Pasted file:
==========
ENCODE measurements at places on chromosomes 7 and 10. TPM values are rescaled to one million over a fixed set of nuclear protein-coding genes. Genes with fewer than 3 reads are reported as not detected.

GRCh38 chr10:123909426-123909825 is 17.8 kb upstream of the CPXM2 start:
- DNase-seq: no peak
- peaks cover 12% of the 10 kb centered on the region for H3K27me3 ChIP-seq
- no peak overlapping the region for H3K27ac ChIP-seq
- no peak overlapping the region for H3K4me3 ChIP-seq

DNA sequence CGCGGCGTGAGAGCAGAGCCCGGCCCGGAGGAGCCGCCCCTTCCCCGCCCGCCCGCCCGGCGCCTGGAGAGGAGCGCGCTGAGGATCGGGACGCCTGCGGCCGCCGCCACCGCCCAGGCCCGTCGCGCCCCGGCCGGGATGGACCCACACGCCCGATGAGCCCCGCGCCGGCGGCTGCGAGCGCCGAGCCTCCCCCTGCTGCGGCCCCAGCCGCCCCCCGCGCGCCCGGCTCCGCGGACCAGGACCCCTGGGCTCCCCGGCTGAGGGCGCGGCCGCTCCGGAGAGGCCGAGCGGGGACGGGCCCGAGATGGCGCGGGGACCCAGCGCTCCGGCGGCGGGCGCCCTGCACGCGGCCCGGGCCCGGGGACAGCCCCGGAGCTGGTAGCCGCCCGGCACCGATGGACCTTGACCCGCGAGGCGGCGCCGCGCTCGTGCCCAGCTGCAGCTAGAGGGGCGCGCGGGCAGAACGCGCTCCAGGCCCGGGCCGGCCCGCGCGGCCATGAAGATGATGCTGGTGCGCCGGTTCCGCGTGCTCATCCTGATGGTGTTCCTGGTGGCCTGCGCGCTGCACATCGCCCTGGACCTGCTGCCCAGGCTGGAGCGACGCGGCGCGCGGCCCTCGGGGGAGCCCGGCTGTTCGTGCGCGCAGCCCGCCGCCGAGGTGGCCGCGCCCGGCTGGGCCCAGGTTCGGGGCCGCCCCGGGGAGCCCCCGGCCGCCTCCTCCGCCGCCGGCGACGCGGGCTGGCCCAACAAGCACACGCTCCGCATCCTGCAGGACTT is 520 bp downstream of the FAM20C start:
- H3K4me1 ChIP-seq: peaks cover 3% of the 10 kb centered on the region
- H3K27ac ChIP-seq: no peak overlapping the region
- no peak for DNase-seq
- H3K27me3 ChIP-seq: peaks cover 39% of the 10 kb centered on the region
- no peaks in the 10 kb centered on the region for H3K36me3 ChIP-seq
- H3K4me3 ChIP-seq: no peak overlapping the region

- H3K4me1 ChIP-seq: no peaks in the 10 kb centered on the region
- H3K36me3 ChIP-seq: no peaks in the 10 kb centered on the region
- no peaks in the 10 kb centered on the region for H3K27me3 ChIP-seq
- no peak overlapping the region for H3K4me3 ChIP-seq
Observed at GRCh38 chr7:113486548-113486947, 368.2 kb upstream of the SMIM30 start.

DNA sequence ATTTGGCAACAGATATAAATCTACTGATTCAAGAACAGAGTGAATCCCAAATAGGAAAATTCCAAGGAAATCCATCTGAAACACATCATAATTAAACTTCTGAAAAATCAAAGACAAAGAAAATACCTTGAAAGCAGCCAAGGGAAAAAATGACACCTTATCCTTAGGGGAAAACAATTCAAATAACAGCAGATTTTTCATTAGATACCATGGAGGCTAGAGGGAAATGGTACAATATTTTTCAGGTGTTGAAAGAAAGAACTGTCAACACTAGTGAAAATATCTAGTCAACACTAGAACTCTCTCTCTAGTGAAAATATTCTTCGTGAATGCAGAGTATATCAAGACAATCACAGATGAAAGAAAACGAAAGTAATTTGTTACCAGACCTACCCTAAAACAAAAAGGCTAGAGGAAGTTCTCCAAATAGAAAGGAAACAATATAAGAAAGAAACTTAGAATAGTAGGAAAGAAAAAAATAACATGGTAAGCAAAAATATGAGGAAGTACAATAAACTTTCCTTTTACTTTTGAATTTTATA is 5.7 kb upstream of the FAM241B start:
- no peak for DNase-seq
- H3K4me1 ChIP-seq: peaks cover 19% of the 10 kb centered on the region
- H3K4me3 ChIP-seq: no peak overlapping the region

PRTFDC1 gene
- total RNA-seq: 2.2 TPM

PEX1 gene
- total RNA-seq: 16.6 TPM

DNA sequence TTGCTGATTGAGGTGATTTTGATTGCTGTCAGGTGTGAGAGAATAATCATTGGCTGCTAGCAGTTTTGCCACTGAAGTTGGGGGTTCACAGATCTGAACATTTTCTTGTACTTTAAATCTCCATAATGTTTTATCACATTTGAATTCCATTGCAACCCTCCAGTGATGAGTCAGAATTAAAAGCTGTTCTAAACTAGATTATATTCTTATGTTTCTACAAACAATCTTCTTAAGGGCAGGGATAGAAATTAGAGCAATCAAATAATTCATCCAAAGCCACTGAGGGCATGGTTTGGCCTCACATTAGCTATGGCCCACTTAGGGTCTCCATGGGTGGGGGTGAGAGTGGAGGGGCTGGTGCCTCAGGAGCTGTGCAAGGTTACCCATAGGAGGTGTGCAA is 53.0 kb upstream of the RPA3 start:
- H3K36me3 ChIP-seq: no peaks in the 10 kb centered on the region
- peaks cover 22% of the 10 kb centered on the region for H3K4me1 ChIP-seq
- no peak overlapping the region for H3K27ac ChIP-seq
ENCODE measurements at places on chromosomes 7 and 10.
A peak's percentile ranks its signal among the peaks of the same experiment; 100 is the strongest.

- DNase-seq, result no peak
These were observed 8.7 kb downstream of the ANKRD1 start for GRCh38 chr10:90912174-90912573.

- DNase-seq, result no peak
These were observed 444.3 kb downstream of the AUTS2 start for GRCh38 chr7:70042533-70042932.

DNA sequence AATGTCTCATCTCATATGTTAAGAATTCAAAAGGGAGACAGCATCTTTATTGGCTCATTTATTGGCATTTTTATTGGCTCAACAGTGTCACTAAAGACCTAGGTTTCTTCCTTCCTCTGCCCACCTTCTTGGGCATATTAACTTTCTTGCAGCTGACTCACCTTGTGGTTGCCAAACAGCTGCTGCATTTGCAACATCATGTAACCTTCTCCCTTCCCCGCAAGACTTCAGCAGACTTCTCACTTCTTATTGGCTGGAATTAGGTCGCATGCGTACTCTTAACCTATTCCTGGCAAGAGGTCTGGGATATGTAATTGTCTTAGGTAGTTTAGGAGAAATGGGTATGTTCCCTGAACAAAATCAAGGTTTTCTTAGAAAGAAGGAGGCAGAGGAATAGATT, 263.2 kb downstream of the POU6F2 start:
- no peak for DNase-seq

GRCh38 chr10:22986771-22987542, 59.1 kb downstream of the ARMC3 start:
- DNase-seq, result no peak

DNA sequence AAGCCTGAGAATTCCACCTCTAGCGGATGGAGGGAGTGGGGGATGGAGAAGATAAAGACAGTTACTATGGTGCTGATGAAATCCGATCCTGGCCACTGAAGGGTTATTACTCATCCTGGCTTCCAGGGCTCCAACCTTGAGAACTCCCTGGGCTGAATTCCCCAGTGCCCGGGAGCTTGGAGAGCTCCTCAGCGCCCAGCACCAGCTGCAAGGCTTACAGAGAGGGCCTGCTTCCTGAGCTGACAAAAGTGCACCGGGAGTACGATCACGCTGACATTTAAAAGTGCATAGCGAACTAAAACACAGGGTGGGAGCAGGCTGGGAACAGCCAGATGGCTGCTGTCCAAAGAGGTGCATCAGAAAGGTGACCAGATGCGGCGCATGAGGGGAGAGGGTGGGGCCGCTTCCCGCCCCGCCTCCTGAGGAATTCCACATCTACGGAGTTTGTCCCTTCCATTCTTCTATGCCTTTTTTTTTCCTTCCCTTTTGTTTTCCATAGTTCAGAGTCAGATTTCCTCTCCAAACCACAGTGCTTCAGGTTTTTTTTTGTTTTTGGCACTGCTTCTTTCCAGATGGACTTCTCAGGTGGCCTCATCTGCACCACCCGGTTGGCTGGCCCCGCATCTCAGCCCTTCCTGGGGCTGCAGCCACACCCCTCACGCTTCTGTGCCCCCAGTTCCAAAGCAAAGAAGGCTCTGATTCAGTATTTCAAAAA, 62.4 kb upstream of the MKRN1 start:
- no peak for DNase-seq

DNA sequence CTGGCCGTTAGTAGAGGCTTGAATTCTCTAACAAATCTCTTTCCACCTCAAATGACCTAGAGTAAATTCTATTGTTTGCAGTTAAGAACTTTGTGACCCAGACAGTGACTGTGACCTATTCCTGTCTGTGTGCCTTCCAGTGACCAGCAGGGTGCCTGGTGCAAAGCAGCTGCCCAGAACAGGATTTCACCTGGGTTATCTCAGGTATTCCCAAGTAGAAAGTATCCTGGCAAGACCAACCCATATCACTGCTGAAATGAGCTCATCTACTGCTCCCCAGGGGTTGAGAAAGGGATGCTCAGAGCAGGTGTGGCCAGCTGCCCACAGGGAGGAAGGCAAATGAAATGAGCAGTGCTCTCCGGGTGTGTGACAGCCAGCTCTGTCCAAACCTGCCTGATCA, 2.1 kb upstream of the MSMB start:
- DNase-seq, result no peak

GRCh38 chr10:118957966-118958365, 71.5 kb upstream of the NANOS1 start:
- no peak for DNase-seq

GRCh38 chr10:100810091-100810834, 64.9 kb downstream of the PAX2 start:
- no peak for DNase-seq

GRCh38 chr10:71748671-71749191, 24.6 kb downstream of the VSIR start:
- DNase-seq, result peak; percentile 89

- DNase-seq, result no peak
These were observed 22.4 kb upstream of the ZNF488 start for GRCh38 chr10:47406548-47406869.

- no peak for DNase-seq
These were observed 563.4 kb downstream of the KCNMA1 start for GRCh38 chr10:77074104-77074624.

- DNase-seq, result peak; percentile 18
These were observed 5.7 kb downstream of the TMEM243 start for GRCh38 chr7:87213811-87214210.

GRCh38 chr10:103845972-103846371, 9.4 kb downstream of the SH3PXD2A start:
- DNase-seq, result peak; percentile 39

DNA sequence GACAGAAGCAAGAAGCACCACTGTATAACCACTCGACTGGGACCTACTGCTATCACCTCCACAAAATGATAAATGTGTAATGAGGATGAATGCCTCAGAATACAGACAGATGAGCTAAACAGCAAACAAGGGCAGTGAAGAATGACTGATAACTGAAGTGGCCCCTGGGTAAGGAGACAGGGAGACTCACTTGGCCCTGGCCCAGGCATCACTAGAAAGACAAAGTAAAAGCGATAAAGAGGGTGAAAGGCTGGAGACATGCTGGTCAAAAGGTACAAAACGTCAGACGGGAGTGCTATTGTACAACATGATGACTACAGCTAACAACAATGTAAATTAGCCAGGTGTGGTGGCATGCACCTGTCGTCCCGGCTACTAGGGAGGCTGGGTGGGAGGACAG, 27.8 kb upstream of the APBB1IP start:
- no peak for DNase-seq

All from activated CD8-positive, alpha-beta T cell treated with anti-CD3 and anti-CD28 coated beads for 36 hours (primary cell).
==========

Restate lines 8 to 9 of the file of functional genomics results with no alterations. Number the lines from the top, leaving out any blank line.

- H3K4me1 ChIP-seq: peaks cover 3% of the 10 kb centered on the region
- H3K27ac ChIP-seq: no peak overlapping the region